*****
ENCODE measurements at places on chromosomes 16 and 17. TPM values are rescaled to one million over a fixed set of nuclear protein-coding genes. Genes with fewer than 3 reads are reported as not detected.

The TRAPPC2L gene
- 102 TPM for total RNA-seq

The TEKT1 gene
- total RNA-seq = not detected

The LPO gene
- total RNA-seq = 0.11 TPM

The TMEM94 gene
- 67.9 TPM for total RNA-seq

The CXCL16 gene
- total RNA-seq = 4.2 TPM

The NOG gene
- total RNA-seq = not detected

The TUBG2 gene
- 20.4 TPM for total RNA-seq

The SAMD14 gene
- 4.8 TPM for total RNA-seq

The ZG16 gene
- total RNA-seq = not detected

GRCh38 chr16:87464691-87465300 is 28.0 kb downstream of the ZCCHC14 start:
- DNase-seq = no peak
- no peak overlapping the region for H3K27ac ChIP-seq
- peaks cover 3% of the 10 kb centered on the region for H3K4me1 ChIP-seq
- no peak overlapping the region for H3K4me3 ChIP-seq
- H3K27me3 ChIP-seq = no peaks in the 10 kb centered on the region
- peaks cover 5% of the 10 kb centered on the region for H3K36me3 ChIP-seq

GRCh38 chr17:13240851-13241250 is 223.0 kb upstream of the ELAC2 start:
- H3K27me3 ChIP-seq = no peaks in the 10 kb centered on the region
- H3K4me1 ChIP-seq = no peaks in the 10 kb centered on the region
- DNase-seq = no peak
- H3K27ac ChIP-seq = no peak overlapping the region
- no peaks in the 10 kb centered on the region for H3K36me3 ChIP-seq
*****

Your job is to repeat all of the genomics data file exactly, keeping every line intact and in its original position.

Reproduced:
ENCODE measurements at places on chromosomes 16 and 17. TPM values are rescaled to one million over a fixed set of nuclear protein-coding genes. Genes with fewer than 3 reads are reported as not detected.

The TRAPPC2L gene
- 102 TPM for total RNA-seq

The TEKT1 gene
- total RNA-seq = not detected

The LPO gene
- total RNA-seq = 0.11 TPM

The TMEM94 gene
- 67.9 TPM for total RNA-seq

The CXCL16 gene
- total RNA-seq = 4.2 TPM

The NOG gene
- total RNA-seq = not detected

The TUBG2 gene
- 20.4 TPM for total RNA-seq

The SAMD14 gene
- 4.8 TPM for total RNA-seq

The ZG16 gene
- total RNA-seq = not detected

GRCh38 chr16:87464691-87465300 is 28.0 kb downstream of the ZCCHC14 start:
- DNase-seq = no peak
- no peak overlapping the region for H3K27ac ChIP-seq
- peaks cover 3% of the 10 kb centered on the region for H3K4me1 ChIP-seq
- no peak overlapping the region for H3K4me3 ChIP-seq
- H3K27me3 ChIP-seq = no peaks in the 10 kb centered on the region
- peaks cover 5% of the 10 kb centered on the region for H3K36me3 ChIP-seq

GRCh38 chr17:13240851-13241250 is 223.0 kb upstream of the ELAC2 start:
- H3K27me3 ChIP-seq = no peaks in the 10 kb centered on the region
- H3K4me1 ChIP-seq = no peaks in the 10 kb centered on the region
- DNase-seq = no peak
- H3K27ac ChIP-seq = no peak overlapping the region
- no peaks in the 10 kb centered on the region for H3K36me3 ChIP-seq